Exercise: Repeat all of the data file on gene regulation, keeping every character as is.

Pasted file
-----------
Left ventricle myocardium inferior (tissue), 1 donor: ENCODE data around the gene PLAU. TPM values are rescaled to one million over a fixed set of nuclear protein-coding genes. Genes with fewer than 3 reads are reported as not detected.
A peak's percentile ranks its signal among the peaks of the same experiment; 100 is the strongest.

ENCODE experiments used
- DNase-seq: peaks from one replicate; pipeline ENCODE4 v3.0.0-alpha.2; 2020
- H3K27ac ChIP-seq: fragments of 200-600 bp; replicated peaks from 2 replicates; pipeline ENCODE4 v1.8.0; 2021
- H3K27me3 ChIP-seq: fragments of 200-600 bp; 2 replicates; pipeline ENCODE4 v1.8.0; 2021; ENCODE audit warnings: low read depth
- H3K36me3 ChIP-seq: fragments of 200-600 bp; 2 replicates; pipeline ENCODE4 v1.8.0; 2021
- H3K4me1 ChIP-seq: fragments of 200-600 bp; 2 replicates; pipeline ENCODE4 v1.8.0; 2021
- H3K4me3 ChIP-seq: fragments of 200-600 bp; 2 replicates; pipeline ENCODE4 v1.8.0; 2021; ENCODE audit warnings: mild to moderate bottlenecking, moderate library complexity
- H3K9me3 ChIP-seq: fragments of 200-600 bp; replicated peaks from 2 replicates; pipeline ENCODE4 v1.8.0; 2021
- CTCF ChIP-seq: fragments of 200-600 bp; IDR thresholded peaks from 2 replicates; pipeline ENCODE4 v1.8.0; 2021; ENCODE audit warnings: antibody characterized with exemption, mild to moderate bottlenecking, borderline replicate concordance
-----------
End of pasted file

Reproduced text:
Left ventricle myocardium inferior (tissue), 1 donor: ENCODE data around the gene PLAU. TPM values are rescaled to one million over a fixed set of nuclear protein-coding genes. Genes with fewer than 3 reads are reported as not detected.
A peak's percentile ranks its signal among the peaks of the same experiment; 100 is the strongest.

ENCODE experiments used
- DNase-seq: peaks from one replicate; pipeline ENCODE4 v3.0.0-alpha.2; 2020
- H3K27ac ChIP-seq: fragments of 200-600 bp; replicated peaks from 2 replicates; pipeline ENCODE4 v1.8.0; 2021
- H3K27me3 ChIP-seq: fragments of 200-600 bp; 2 replicates; pipeline ENCODE4 v1.8.0; 2021; ENCODE audit warnings: low read depth
- H3K36me3 ChIP-seq: fragments of 200-600 bp; 2 replicates; pipeline ENCODE4 v1.8.0; 2021
- H3K4me1 ChIP-seq: fragments of 200-600 bp; 2 replicates; pipeline ENCODE4 v1.8.0; 2021
- H3K4me3 ChIP-seq: fragments of 200-600 bp; 2 replicates; pipeline ENCODE4 v1.8.0; 2021; ENCODE audit warnings: mild to moderate bottlenecking, moderate library complexity
- H3K9me3 ChIP-seq: fragments of 200-600 bp; replicated peaks from 2 replicates; pipeline ENCODE4 v1.8.0; 2021
- CTCF ChIP-seq: fragments of 200-600 bp; IDR thresholded peaks from 2 replicates; pipeline ENCODE4 v1.8.0; 2021; ENCODE audit warnings: antibody characterized with exemption, mild to moderate bottlenecking, borderline replicate concordance